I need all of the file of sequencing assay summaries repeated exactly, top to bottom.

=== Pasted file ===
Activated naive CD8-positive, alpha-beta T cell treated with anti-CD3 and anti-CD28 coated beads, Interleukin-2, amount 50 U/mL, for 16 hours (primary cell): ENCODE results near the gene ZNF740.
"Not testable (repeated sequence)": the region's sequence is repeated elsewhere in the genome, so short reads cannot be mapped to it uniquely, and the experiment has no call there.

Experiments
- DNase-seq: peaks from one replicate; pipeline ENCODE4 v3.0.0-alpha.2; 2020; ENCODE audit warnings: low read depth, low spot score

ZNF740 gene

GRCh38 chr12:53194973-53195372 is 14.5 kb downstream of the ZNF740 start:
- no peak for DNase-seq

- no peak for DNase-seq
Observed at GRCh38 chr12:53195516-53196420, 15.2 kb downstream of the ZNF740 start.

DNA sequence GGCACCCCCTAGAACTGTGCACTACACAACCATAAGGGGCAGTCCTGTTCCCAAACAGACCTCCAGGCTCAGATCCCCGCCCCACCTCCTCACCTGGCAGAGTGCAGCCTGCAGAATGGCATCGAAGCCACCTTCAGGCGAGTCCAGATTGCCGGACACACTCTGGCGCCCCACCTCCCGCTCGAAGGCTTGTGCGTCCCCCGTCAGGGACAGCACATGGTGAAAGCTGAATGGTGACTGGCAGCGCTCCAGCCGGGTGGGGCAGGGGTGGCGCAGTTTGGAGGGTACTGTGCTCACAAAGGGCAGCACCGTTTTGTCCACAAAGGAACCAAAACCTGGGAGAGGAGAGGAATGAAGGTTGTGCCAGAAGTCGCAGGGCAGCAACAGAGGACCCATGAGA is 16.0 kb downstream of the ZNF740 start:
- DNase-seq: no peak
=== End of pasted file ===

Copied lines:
Activated naive CD8-positive, alpha-beta T cell treated with anti-CD3 and anti-CD28 coated beads, Interleukin-2, amount 50 U/mL, for 16 hours (primary cell): ENCODE results near the gene ZNF740.
"Not testable (repeated sequence)": the region's sequence is repeated elsewhere in the genome, so short reads cannot be mapped to it uniquely, and the experiment has no call there.

Experiments
- DNase-seq: peaks from one replicate; pipeline ENCODE4 v3.0.0-alpha.2; 2020; ENCODE audit warnings: low read depth, low spot score

ZNF740 gene

GRCh38 chr12:53194973-53195372 is 14.5 kb downstream of the ZNF740 start:
- no peak for DNase-seq

- no peak for DNase-seq
Observed at GRCh38 chr12:53195516-53196420, 15.2 kb downstream of the ZNF740 start.

DNA sequence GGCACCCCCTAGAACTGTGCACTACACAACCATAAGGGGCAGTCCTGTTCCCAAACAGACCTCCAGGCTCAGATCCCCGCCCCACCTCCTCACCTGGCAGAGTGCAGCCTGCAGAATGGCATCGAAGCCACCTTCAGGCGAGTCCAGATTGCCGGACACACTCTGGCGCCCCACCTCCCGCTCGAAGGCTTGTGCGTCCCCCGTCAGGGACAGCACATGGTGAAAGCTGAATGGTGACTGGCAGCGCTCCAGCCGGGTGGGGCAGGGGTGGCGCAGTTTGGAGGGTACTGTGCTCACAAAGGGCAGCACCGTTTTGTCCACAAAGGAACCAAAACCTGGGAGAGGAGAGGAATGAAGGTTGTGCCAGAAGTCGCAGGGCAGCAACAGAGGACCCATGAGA is 16.0 kb downstream of the ZNF740 start:
- DNase-seq: no peak